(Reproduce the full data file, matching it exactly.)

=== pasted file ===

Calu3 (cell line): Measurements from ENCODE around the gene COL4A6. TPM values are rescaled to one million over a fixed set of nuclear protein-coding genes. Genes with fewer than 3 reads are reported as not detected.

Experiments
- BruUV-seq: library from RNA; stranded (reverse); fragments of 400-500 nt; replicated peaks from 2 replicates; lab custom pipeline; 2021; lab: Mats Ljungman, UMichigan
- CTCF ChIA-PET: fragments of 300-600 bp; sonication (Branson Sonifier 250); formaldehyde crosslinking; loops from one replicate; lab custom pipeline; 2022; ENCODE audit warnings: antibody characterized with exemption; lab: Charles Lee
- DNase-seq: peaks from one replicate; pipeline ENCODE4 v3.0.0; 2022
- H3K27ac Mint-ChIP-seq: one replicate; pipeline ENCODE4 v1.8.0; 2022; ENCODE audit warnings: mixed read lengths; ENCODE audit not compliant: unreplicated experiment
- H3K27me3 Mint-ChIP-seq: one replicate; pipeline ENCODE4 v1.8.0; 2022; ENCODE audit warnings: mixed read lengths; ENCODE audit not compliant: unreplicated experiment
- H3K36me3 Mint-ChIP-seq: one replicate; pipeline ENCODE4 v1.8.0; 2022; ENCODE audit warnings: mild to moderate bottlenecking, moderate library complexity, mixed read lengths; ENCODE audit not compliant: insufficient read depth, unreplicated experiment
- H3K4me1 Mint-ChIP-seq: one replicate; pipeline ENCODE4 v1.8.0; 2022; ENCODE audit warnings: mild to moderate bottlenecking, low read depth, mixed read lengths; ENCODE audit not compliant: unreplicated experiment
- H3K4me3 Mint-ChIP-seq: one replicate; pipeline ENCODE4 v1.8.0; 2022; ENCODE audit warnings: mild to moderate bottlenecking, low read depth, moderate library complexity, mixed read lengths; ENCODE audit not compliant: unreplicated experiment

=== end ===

Calu3 (cell line): Measurements from ENCODE around the gene COL4A6. TPM values are rescaled to one million over a fixed set of nuclear protein-coding genes. Genes with fewer than 3 reads are reported as not detected.

Experiments
- BruUV-seq: library from RNA; stranded (reverse); fragments of 400-500 nt; replicated peaks from 2 replicates; lab custom pipeline; 2021; lab: Mats Ljungman, UMichigan
- CTCF ChIA-PET: fragments of 300-600 bp; sonication (Branson Sonifier 250); formaldehyde crosslinking; loops from one replicate; lab custom pipeline; 2022; ENCODE audit warnings: antibody characterized with exemption; lab: Charles Lee
- DNase-seq: peaks from one replicate; pipeline ENCODE4 v3.0.0; 2022
- H3K27ac Mint-ChIP-seq: one replicate; pipeline ENCODE4 v1.8.0; 2022; ENCODE audit warnings: mixed read lengths; ENCODE audit not compliant: unreplicated experiment
- H3K27me3 Mint-ChIP-seq: one replicate; pipeline ENCODE4 v1.8.0; 2022; ENCODE audit warnings: mixed read lengths; ENCODE audit not compliant: unreplicated experiment
- H3K36me3 Mint-ChIP-seq: one replicate; pipeline ENCODE4 v1.8.0; 2022; ENCODE audit warnings: mild to moderate bottlenecking, moderate library complexity, mixed read lengths; ENCODE audit not compliant: insufficient read depth, unreplicated experiment
- H3K4me1 Mint-ChIP-seq: one replicate; pipeline ENCODE4 v1.8.0; 2022; ENCODE audit warnings: mild to moderate bottlenecking, low read depth, mixed read lengths; ENCODE audit not compliant: unreplicated experiment
- H3K4me3 Mint-ChIP-seq: one replicate; pipeline ENCODE4 v1.8.0; 2022; ENCODE audit warnings: mild to moderate bottlenecking, low read depth, moderate library complexity, mixed read lengths; ENCODE audit not compliant: unreplicated experiment